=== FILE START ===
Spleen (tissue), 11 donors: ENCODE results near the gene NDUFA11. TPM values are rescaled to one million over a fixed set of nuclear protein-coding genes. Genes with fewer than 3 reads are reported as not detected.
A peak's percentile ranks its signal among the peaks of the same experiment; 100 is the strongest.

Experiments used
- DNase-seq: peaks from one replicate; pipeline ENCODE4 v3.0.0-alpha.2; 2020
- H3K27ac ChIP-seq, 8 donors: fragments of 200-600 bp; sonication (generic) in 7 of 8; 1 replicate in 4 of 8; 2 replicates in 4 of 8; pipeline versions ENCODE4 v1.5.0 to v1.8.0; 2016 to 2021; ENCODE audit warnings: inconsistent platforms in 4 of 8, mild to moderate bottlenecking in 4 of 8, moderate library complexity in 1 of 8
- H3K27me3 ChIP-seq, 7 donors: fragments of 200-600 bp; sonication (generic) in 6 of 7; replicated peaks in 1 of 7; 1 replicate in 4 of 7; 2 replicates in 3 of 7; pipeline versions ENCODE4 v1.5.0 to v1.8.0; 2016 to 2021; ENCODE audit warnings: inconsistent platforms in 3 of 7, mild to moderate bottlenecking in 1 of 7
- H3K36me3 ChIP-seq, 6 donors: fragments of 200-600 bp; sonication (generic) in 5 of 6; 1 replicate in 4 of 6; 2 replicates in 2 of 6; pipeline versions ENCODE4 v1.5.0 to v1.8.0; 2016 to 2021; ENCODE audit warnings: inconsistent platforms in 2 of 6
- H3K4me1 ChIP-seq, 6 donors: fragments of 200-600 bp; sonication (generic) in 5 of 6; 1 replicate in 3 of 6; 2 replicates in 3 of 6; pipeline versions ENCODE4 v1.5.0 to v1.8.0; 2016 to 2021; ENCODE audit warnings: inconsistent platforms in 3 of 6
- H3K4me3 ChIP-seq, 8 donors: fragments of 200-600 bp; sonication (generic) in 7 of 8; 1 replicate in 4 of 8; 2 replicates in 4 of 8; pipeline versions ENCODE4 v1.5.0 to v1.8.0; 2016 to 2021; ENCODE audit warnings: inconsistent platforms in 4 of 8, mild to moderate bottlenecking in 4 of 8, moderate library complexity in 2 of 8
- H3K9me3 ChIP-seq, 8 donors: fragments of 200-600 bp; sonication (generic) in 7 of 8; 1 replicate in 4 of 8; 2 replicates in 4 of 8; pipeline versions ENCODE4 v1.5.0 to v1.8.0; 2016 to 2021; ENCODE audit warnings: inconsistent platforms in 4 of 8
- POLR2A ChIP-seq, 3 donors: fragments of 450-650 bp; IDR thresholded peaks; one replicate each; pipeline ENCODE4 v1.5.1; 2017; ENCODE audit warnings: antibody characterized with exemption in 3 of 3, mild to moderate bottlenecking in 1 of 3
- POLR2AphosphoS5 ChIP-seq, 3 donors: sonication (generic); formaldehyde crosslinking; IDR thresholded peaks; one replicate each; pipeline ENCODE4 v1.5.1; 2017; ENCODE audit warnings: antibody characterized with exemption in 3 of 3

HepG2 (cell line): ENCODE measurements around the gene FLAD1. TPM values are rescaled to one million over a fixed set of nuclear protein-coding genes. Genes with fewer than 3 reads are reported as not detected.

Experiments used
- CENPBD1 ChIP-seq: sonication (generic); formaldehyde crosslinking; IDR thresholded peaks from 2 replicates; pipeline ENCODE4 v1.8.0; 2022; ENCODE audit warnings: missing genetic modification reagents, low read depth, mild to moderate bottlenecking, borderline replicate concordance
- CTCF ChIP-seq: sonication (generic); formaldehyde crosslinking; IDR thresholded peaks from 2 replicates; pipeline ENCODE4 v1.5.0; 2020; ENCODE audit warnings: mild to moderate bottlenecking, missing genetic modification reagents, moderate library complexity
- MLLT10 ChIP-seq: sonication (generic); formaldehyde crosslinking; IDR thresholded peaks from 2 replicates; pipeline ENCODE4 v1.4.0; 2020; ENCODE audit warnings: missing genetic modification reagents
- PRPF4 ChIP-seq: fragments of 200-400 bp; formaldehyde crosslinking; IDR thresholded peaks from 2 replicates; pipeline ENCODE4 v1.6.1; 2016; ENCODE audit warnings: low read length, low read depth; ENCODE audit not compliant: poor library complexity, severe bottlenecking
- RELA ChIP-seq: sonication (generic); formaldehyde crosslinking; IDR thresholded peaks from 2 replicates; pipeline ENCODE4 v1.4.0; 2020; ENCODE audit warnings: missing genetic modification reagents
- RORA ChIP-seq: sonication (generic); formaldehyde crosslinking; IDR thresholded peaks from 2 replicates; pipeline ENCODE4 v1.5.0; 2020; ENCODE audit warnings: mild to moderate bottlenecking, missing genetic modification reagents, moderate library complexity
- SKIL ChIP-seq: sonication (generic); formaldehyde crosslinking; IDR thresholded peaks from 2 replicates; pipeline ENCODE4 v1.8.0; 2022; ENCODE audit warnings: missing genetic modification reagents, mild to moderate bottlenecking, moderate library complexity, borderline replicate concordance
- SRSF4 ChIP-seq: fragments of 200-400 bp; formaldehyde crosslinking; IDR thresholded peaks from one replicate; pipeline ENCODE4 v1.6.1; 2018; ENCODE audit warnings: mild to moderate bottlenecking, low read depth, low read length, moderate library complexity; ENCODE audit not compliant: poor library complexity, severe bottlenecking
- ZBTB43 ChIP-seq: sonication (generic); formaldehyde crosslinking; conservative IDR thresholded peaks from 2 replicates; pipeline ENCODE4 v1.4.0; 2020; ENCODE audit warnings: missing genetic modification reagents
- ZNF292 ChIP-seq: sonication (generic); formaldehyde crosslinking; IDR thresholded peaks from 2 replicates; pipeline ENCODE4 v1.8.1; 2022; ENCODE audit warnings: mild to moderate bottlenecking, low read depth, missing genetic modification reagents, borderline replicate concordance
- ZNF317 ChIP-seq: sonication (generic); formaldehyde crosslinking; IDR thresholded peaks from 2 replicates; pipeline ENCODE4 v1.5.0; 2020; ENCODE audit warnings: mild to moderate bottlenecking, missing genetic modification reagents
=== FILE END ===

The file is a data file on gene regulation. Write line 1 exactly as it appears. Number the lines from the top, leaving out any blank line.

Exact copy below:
Spleen (tissue), 11 donors: ENCODE results near the gene NDUFA11. TPM values are rescaled to one million over a fixed set of nuclear protein-coding genes. Genes with fewer than 3 reads are reported as not detected.